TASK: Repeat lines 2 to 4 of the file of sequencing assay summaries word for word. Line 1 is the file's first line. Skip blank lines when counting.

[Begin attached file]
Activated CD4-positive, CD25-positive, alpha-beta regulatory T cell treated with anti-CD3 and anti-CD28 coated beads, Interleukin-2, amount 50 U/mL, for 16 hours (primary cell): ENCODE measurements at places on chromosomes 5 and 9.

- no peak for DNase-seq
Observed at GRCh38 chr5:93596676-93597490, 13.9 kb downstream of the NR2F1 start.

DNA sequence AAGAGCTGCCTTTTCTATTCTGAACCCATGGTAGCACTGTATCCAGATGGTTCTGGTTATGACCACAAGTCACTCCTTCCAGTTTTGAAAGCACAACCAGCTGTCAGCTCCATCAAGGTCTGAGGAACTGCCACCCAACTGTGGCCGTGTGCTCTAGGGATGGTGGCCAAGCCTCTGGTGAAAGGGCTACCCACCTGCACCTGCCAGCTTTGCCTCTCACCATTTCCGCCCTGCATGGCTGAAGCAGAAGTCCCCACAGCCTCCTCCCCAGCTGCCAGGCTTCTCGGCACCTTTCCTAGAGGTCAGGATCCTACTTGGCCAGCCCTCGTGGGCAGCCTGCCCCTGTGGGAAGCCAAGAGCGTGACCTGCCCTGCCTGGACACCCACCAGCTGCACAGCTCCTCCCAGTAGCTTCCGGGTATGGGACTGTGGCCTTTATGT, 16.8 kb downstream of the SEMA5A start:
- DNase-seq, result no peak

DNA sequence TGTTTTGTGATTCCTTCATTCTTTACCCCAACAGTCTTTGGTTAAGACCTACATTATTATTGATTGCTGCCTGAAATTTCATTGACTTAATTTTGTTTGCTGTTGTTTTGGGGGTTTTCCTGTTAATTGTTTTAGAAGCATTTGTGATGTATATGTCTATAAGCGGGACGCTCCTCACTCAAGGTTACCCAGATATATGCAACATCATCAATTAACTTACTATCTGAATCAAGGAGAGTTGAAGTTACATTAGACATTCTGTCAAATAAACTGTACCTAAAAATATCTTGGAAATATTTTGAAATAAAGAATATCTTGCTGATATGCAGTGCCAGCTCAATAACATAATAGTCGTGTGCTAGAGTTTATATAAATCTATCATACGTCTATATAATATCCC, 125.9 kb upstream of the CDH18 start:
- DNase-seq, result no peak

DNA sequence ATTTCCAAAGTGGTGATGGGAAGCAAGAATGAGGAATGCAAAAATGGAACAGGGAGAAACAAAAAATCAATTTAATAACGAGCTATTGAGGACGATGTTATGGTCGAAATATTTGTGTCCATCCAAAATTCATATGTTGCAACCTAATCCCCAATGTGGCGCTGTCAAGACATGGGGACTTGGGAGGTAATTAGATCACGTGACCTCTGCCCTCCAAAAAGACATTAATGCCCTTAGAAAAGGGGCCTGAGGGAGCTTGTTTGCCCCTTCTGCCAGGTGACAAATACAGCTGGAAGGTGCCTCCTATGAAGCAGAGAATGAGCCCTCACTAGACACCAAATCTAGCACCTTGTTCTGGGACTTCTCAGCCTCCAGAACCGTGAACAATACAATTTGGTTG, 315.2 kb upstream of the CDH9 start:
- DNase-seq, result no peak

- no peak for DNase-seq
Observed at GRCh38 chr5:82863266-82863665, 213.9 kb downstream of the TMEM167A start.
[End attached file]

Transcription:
- no peak for DNase-seq
Observed at GRCh38 chr5:93596676-93597490, 13.9 kb downstream of the NR2F1 start.

DNA sequence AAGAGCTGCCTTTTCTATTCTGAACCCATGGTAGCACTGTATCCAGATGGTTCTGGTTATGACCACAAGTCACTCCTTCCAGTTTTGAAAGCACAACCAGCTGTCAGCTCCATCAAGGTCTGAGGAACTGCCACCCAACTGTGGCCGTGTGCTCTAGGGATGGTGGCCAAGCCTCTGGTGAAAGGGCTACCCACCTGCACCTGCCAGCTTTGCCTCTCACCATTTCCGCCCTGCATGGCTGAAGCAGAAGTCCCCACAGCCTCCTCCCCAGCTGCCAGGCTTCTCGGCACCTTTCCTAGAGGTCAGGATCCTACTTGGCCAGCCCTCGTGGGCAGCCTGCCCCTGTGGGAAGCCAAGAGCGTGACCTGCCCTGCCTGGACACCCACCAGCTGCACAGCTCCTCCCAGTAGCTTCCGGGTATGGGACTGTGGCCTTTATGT, 16.8 kb downstream of the SEMA5A start: